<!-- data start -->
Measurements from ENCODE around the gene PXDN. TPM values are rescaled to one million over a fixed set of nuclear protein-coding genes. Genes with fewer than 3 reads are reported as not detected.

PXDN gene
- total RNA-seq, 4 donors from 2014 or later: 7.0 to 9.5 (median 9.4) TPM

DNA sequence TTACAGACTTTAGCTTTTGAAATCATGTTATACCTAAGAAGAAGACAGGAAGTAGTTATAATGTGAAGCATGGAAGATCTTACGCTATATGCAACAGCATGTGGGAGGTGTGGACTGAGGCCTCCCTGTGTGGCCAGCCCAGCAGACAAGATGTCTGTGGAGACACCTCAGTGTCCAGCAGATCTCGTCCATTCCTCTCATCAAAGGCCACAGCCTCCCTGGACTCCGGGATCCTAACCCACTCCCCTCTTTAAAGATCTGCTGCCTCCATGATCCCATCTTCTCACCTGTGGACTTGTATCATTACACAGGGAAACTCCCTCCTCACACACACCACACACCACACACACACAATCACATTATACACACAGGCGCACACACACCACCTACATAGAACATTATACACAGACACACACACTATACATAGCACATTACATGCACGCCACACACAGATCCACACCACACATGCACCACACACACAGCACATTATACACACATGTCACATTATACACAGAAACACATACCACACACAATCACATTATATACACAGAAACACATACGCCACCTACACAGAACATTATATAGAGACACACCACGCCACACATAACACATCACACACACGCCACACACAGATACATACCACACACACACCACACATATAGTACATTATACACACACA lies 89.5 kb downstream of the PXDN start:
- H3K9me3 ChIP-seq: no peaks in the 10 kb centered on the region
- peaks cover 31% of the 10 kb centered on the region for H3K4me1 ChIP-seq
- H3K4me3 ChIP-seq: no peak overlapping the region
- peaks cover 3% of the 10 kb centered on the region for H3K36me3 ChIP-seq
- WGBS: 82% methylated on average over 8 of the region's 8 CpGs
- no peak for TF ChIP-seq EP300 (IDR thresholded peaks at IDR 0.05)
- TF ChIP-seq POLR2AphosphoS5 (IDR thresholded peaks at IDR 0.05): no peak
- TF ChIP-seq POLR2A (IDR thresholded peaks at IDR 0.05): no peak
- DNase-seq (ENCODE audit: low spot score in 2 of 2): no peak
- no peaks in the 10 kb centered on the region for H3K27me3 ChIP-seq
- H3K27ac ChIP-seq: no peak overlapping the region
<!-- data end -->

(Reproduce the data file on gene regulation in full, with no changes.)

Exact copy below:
Measurements from ENCODE around the gene PXDN. TPM values are rescaled to one million over a fixed set of nuclear protein-coding genes. Genes with fewer than 3 reads are reported as not detected.

PXDN gene
- total RNA-seq, 4 donors from 2014 or later: 7.0 to 9.5 (median 9.4) TPM

DNA sequence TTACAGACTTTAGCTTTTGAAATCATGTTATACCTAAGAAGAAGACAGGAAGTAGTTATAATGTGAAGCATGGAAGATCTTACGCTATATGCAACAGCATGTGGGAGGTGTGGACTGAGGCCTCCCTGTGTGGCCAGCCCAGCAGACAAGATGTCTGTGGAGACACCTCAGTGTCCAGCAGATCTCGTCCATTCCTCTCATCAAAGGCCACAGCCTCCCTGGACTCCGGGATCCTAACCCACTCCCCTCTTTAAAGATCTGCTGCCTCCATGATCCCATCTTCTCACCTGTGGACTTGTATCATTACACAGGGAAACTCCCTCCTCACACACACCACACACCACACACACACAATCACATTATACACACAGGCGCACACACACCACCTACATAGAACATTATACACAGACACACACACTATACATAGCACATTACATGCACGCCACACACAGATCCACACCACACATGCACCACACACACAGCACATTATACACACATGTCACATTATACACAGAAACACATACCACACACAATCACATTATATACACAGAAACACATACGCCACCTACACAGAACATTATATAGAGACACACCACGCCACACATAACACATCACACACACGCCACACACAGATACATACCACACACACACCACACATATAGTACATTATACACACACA lies 89.5 kb downstream of the PXDN start:
- H3K9me3 ChIP-seq: no peaks in the 10 kb centered on the region
- peaks cover 31% of the 10 kb centered on the region for H3K4me1 ChIP-seq
- H3K4me3 ChIP-seq: no peak overlapping the region
- peaks cover 3% of the 10 kb centered on the region for H3K36me3 ChIP-seq
- WGBS: 82% methylated on average over 8 of the region's 8 CpGs
- no peak for TF ChIP-seq EP300 (IDR thresholded peaks at IDR 0.05)
- TF ChIP-seq POLR2AphosphoS5 (IDR thresholded peaks at IDR 0.05): no peak
- TF ChIP-seq POLR2A (IDR thresholded peaks at IDR 0.05): no peak
- DNase-seq (ENCODE audit: low spot score in 2 of 2): no peak
- no peaks in the 10 kb centered on the region for H3K27me3 ChIP-seq
- H3K27ac ChIP-seq: no peak overlapping the region